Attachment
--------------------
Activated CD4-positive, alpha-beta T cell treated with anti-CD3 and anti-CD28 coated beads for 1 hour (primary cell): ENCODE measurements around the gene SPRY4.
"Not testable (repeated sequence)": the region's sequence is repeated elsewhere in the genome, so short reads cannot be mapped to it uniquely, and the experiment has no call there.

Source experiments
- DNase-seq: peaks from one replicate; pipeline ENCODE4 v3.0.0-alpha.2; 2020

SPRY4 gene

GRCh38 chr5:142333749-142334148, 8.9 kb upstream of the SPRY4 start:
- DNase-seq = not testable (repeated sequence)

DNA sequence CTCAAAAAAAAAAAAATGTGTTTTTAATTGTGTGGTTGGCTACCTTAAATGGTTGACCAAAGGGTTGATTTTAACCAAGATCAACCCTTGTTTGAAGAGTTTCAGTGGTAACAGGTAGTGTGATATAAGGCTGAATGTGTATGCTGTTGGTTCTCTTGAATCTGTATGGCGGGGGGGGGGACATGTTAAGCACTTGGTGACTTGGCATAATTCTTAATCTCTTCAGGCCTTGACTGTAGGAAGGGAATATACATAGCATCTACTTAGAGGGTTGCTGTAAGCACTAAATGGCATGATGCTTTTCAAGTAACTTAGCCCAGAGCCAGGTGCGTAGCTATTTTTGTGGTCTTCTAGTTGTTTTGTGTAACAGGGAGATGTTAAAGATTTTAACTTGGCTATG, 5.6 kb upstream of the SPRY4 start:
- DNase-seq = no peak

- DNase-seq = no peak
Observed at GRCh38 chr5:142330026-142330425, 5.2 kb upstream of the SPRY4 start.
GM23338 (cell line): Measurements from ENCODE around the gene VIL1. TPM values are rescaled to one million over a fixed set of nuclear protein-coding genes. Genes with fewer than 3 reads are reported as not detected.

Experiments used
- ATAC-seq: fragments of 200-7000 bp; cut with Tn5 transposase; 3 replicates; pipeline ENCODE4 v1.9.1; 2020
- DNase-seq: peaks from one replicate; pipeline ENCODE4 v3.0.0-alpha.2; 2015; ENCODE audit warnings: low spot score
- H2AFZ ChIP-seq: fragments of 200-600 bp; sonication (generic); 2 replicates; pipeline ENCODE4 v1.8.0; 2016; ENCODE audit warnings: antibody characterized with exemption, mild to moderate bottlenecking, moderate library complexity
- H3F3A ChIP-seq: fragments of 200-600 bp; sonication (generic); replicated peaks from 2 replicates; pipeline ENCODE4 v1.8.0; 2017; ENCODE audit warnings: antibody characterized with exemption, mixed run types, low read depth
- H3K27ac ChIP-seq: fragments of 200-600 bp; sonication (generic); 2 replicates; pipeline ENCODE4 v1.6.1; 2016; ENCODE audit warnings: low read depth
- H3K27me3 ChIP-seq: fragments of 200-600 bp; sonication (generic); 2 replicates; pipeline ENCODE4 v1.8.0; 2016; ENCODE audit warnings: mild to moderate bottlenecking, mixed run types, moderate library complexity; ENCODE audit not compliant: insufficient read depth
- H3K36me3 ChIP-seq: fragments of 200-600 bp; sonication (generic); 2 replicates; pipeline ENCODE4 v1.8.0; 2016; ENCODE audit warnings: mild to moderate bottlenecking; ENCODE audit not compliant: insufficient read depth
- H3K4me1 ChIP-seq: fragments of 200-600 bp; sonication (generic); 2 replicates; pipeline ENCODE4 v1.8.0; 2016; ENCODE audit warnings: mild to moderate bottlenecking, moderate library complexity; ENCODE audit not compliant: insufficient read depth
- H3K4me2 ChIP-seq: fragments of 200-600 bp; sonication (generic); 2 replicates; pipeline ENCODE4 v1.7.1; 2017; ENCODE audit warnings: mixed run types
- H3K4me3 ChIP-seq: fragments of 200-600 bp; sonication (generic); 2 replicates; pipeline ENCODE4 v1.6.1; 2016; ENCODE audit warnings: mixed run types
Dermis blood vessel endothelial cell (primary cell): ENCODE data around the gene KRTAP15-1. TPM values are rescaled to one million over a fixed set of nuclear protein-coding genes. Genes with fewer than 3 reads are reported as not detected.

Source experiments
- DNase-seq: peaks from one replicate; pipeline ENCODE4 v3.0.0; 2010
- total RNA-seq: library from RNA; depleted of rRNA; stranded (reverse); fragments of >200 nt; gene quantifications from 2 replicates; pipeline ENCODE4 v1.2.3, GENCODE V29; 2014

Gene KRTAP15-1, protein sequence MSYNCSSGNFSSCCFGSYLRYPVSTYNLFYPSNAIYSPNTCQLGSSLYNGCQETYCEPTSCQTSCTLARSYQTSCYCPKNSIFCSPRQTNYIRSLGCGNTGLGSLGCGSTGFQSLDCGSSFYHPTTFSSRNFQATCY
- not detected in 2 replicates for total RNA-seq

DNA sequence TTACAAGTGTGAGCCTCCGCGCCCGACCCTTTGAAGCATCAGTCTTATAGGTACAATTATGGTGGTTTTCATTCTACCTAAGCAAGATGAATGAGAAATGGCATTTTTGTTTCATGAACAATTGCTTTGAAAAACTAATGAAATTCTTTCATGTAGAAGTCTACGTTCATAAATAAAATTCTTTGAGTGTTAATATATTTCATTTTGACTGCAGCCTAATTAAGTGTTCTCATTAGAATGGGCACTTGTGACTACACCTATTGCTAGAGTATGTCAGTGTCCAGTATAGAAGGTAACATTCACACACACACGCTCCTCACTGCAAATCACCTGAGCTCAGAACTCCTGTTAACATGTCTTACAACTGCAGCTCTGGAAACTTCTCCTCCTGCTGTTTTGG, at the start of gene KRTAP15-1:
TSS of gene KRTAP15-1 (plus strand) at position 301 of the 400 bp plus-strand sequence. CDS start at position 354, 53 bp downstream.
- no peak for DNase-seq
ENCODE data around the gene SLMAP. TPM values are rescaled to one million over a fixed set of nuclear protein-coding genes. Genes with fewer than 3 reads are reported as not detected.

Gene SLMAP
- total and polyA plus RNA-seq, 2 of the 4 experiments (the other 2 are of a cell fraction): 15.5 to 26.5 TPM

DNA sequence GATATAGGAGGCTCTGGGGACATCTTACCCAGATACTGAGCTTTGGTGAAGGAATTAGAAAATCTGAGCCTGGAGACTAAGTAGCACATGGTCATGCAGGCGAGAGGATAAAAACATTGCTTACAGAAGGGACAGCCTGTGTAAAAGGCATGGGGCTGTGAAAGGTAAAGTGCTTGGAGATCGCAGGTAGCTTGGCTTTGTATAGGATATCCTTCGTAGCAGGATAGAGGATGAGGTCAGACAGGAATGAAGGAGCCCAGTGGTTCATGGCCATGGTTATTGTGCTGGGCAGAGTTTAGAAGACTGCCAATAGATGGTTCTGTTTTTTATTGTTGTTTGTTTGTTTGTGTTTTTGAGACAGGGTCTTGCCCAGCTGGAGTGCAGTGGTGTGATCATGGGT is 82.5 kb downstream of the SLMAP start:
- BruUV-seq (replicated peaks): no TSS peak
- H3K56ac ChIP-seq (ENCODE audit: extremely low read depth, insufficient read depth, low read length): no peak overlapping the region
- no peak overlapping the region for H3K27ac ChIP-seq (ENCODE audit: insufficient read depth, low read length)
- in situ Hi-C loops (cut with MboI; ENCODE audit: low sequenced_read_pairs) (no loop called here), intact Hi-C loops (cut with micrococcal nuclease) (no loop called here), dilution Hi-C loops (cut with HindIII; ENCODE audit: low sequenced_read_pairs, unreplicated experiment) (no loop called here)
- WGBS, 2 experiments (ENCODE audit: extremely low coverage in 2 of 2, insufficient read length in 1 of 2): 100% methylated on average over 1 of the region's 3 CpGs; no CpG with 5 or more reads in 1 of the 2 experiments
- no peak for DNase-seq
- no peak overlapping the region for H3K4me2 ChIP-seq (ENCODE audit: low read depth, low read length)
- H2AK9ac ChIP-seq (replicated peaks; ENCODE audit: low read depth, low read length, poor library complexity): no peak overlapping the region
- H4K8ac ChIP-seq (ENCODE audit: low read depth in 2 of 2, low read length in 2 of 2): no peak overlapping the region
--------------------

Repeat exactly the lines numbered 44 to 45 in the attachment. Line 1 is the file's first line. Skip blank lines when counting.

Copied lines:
- H2AK9ac ChIP-seq (replicated peaks; ENCODE audit: low read depth, low read length, poor library complexity): no peak overlapping the region
- H4K8ac ChIP-seq (ENCODE audit: low read depth in 2 of 2, low read length in 2 of 2): no peak overlapping the region